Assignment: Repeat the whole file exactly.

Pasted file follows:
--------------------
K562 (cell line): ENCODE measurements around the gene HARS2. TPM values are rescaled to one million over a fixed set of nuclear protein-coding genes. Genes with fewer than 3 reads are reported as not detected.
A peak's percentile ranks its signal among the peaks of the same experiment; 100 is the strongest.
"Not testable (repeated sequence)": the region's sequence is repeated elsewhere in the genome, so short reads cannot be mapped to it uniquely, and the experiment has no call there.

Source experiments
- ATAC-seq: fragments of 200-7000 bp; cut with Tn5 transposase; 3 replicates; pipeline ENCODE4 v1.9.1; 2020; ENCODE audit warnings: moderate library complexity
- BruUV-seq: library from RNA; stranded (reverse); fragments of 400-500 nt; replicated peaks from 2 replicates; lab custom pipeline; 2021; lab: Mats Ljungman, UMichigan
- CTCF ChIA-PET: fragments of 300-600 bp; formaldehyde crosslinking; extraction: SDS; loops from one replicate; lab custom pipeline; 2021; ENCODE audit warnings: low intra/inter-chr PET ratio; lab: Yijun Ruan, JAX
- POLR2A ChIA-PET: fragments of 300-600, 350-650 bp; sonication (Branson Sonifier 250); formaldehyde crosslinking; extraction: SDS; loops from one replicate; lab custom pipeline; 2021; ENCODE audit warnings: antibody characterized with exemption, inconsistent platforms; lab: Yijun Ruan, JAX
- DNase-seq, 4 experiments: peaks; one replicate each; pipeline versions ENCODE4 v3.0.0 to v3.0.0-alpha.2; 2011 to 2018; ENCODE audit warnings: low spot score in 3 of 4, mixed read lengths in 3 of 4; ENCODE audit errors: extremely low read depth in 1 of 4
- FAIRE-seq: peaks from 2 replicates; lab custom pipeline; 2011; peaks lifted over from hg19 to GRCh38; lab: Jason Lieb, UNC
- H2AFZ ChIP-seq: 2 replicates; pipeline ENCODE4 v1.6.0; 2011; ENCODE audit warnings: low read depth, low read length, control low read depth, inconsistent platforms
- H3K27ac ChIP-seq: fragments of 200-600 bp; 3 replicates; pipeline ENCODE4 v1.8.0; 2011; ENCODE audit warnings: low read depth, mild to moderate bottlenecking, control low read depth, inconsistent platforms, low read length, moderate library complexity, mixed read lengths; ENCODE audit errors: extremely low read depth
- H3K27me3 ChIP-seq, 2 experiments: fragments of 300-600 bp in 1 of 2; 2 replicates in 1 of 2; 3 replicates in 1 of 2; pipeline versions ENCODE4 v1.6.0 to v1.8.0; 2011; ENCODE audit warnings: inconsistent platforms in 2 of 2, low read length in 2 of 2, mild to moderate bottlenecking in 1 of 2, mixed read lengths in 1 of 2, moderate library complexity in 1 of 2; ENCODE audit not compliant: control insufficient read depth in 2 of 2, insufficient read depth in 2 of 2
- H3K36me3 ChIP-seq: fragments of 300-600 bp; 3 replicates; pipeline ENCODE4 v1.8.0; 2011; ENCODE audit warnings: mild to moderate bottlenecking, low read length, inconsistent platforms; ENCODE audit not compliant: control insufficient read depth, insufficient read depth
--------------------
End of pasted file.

K562 (cell line): ENCODE measurements around the gene HARS2. TPM values are rescaled to one million over a fixed set of nuclear protein-coding genes. Genes with fewer than 3 reads are reported as not detected.
A peak's percentile ranks its signal among the peaks of the same experiment; 100 is the strongest.
"Not testable (repeated sequence)": the region's sequence is repeated elsewhere in the genome, so short reads cannot be mapped to it uniquely, and the experiment has no call there.

Source experiments
- ATAC-seq: fragments of 200-7000 bp; cut with Tn5 transposase; 3 replicates; pipeline ENCODE4 v1.9.1; 2020; ENCODE audit warnings: moderate library complexity
- BruUV-seq: library from RNA; stranded (reverse); fragments of 400-500 nt; replicated peaks from 2 replicates; lab custom pipeline; 2021; lab: Mats Ljungman, UMichigan
- CTCF ChIA-PET: fragments of 300-600 bp; formaldehyde crosslinking; extraction: SDS; loops from one replicate; lab custom pipeline; 2021; ENCODE audit warnings: low intra/inter-chr PET ratio; lab: Yijun Ruan, JAX
- POLR2A ChIA-PET: fragments of 300-600, 350-650 bp; sonication (Branson Sonifier 250); formaldehyde crosslinking; extraction: SDS; loops from one replicate; lab custom pipeline; 2021; ENCODE audit warnings: antibody characterized with exemption, inconsistent platforms; lab: Yijun Ruan, JAX
- DNase-seq, 4 experiments: peaks; one replicate each; pipeline versions ENCODE4 v3.0.0 to v3.0.0-alpha.2; 2011 to 2018; ENCODE audit warnings: low spot score in 3 of 4, mixed read lengths in 3 of 4; ENCODE audit errors: extremely low read depth in 1 of 4
- FAIRE-seq: peaks from 2 replicates; lab custom pipeline; 2011; peaks lifted over from hg19 to GRCh38; lab: Jason Lieb, UNC
- H2AFZ ChIP-seq: 2 replicates; pipeline ENCODE4 v1.6.0; 2011; ENCODE audit warnings: low read depth, low read length, control low read depth, inconsistent platforms
- H3K27ac ChIP-seq: fragments of 200-600 bp; 3 replicates; pipeline ENCODE4 v1.8.0; 2011; ENCODE audit warnings: low read depth, mild to moderate bottlenecking, control low read depth, inconsistent platforms, low read length, moderate library complexity, mixed read lengths; ENCODE audit errors: extremely low read depth
- H3K27me3 ChIP-seq, 2 experiments: fragments of 300-600 bp in 1 of 2; 2 replicates in 1 of 2; 3 replicates in 1 of 2; pipeline versions ENCODE4 v1.6.0 to v1.8.0; 2011; ENCODE audit warnings: inconsistent platforms in 2 of 2, low read length in 2 of 2, mild to moderate bottlenecking in 1 of 2, mixed read lengths in 1 of 2, moderate library complexity in 1 of 2; ENCODE audit not compliant: control insufficient read depth in 2 of 2, insufficient read depth in 2 of 2
- H3K36me3 ChIP-seq: fragments of 300-600 bp; 3 replicates; pipeline ENCODE4 v1.8.0; 2011; ENCODE audit warnings: mild to moderate bottlenecking, low read length, inconsistent platforms; ENCODE audit not compliant: control insufficient read depth, insufficient read depth